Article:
Louis Vuitton will not be put in a box—or a monogrammed trunk, for that matter. Over the past 160 years, the French label has expanded beyond luggage and leather goods to fashion and accessories to pop-up restaurants and interactive exhibitions. Now, it’s opening a hotel.
Chairman and CEO Michael Burke has told Women’s Wear Daily that the brand’s headquarters in Paris, France, will soon be turned into a giant complex featuring the world’s first Louis Vuitton hotel and the largest-ever LV boutique.
With spectacular views stretching from the Eiffel Tower to the Notre-Dame cathedral, the storied Vuitton building is located by the Church of Saint Germain l’Auxerrois in the first arrondissement. Burke says this neighborhood was once “a no man’s land,” but Louis Vuitton’s parent company, LVMH Moët Hennessy, has radically transformed it over the past 18 months.
The world’s largest luxury conglomerate has opened the lavish new Cheval Blanc hotel, spruced up the La Samaritaine department store and unveiled a new Cova pastry outpost. According to Burke, LVMH’s chairman and CEO Bernard Arnault is just getting started, too, with even more venues and businesses in the Parisian pipeline. The move reflects the growing demand for high-end experiences in addition to top-tier products.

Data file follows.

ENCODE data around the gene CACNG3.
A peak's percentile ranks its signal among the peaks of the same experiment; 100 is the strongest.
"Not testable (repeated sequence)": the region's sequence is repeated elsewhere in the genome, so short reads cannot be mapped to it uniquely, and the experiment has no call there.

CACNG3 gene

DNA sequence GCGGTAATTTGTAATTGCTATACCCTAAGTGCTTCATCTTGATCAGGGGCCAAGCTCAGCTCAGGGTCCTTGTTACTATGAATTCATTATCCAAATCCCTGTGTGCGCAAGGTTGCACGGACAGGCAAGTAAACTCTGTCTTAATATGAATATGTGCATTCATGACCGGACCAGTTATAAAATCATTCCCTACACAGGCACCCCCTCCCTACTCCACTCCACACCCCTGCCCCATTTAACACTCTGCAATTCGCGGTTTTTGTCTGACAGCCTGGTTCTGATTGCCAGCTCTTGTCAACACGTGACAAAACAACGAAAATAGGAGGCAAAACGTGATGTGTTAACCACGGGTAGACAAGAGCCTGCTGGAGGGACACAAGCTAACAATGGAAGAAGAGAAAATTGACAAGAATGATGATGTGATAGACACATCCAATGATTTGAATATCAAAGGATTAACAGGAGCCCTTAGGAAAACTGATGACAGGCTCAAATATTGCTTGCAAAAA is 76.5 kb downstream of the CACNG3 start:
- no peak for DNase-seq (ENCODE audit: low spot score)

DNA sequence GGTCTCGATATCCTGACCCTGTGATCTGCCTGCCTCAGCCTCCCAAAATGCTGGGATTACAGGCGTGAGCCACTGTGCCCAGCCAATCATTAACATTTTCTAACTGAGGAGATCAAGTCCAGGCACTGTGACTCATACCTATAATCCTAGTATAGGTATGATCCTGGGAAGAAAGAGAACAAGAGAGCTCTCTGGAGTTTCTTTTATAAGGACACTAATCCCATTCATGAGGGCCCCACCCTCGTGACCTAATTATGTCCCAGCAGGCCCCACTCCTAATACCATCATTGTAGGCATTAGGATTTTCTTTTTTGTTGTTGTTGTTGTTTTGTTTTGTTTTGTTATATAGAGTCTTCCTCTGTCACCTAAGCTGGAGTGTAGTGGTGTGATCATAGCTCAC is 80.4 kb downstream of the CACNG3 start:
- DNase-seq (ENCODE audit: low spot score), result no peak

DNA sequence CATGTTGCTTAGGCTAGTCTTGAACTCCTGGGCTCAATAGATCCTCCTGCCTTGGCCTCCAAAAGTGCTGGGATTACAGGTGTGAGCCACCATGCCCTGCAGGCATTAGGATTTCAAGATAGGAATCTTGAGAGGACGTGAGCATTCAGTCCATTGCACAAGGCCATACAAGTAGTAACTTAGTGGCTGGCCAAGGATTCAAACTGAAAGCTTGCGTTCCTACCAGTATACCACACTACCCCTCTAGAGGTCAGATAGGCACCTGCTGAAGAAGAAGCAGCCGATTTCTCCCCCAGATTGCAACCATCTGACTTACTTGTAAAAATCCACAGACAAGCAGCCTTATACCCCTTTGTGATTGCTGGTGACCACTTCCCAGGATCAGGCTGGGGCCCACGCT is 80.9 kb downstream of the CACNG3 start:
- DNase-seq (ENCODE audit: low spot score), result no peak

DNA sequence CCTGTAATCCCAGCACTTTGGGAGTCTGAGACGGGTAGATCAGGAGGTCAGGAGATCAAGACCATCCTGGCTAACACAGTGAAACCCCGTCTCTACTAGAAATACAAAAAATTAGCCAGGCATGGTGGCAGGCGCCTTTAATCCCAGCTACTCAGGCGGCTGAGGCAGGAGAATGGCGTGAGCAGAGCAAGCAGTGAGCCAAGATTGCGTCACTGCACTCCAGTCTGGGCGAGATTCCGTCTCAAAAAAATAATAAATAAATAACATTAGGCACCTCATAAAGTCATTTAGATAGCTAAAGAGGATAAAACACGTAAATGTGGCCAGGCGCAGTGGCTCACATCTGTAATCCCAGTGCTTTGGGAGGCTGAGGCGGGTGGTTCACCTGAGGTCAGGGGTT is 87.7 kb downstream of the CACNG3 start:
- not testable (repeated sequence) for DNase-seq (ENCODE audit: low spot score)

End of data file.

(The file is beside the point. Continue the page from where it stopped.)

“That’s what our clients want from us,” Burke told WWD. “They want a 24/7 relationship.”
The dramatic transformation of the 400,000-square-foot headquarters started this week with the launch of a new experiential space called LV Dream. Set to remain open for a year, the 20,000-square-foot pop-up features an exhibition of LV’s collaborations with artists, along with a gift store plus a cafe and chocolate shop run by the head pastry chef at Cheval Blanc Paris. Burke says the event space will “most probably” be turned into Vuitton’s largest store, while the hotel is expected to open elsewhere in the building within five years.
Although the Cheval Blanc is only a two-minute walk away, Burke is not worried about the future LV hotel encroaching on its territory: “It would be its own identity, and own segment and own service—a completely different experience,” he says.
Hey, who doesn’t enjoy a little friendly competition?